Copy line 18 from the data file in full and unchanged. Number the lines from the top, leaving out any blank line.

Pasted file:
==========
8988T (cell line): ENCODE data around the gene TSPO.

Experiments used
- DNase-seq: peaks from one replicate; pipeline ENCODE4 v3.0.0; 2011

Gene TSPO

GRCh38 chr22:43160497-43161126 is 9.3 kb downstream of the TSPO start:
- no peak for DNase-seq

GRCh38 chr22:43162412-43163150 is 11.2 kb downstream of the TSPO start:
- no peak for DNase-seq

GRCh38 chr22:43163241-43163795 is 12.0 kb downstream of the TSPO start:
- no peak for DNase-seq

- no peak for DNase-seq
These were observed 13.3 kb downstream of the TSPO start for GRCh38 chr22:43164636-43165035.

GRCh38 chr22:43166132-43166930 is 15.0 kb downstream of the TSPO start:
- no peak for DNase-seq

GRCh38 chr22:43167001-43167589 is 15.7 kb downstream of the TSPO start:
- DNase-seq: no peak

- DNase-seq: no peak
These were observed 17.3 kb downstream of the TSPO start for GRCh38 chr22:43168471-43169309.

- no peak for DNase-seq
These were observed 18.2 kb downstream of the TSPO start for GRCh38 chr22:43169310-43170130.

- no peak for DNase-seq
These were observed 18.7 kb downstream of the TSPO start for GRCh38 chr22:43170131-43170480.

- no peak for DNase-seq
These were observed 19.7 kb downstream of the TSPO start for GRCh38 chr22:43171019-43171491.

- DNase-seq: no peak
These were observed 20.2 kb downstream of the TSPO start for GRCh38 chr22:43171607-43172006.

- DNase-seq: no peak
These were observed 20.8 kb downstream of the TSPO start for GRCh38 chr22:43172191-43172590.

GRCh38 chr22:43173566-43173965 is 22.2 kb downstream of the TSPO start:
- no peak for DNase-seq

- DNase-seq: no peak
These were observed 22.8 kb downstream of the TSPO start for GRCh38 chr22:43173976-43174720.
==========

These were observed 17.3 kb downstream of the TSPO start for GRCh38 chr22:43168471-43169309.